Chocolate Benefits Your Cognitive Function

As long as you don’t consume it in excess and combine it with a healthy diet, eating a small amount of chocolate benefits your brain activity
chocolate benefits

If there’s one food that people always eat with a little bit of guilt, it’s chocolate. It’s a comfort food, one of those temptations we give into, and sometimes it can even make it hard to lose weight.

Nevertheless, there’s nothing quite like eating chocolate in moderation—and the right kind of chocolate.

Dark chocolate is usually better for your health, but new research says that even a little bit of milk chocolate benefits your body.

According to a recent study conducted at the Research Center for Nutritional Physiology at the University of South Australia, if you eat chocolate at least once a week on a regular basis, your brain will be more agile and your concentration and memory will be greatly improved.

This is definitely one of those results that everyone is happy to see, and that’s why we want to share it with you in today’s article.

Chocolate benefits your cognitive function

You probably already know that there are many different types of chocolate out there, and not all of them are healthy. What you might buy from a commercial chocolate factory, for example, isn’t necessarily good for you.

Anything with a very high sugar content or lots of preservatives will no doubt have negative effects: reducing your brain function, raising cholesterol, and elevating your risk of having a stroke—all this is worsened if you lead a sedentary lifestyle.

According to Dr. Georgie Crichton, you should only eat about an ounce of chocolate every day (between 25 and 28 grams).

2 chocolate

You can exceed that amount a couple times a week. But the best thing to do is to choose high quality chocolate.

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Find out more information below.

Consuming dark chocolate during pregnancy improves the development of the fetus

According to a study at the University of Atlanta, dark chocolate is very rich in a powerful antioxidant known as flavonol.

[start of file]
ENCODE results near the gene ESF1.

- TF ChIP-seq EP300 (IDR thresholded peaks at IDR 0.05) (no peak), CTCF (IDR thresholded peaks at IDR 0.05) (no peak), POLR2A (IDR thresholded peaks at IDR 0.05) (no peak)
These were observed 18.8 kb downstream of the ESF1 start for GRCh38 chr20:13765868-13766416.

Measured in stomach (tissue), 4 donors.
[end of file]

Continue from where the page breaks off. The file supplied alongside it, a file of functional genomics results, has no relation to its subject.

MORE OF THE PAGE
When pregnant women consume between 20 and 35 grams of dark chocolate a day throughout their pregnancy, the quality of the placenta is improved and they also have a reduced risk of preeclampsia, a medical condition associated with high blood pressure.

Interesting, isn’t it?

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Chocolate can protect you from heart and cerebrovascular disease

The key is flavonoids and minerals such as magnesium, which are capable of enhancing the health of both your heart and brain.

  • The University of Aberdeen in Scotland conducted a 12-year study during which they monitored the health of 20,000 participants, including a group that consumed between 30 and 40 grams of chocolate a day. The rest of the participants did not eat chocolate and also avoided excess consumption of alcohol.
  • The results were incredibly illuminating. Patients who enjoyed chocolate in small amounts but on a regular basis, when combined with a fairly active lifestyle enjoyed better heart and brain health.

Dark chocolate, as well as milk chocolate benefits cognitive function

3 the brain

In the beginning we suggested that eating chocolate on a daily basis and in moderation is fine, and it can have the following positive results:

  • Your visual memory and organizational skills will improve.
  • Your working memory will increase, enhancing your ability to analyze data, retain information, and create new information.
  • Your short and long term memory will also improve.

Now you might wonder how you can get all these benefits from a single ounce of dark or milk chocolate.

The researchers followed people between 19 and 98 years old for over 30 years, finding results that were overwhelmingly positive.

  • The flavonol in chocolate increases connectivity between your brain cells.
  • Blood flow and quantity to the brain is improved.
  • Small amounts of caffeine in chocolate improve alertness without raising stress levels or putting strain on the body.
  • Another interesting fact is that cocoa contains oleic acid, a type of monounsaturated fat that helps control and regulate LDL cholesterol. It’s a good thing to keep in mind.

4 running

To conclude, it’s important to reiterate that chocolate by itself won’t give you all these benefits if you’re neglecting the rest of your diet and leading a sedentary lifestyle.

This ancient and delicious food should be consumed as if it were a gift from nature herself: in small, regular amounts, and accompanied by healthy living habits.

We know you’ll enjoy it – and of course, your health will too.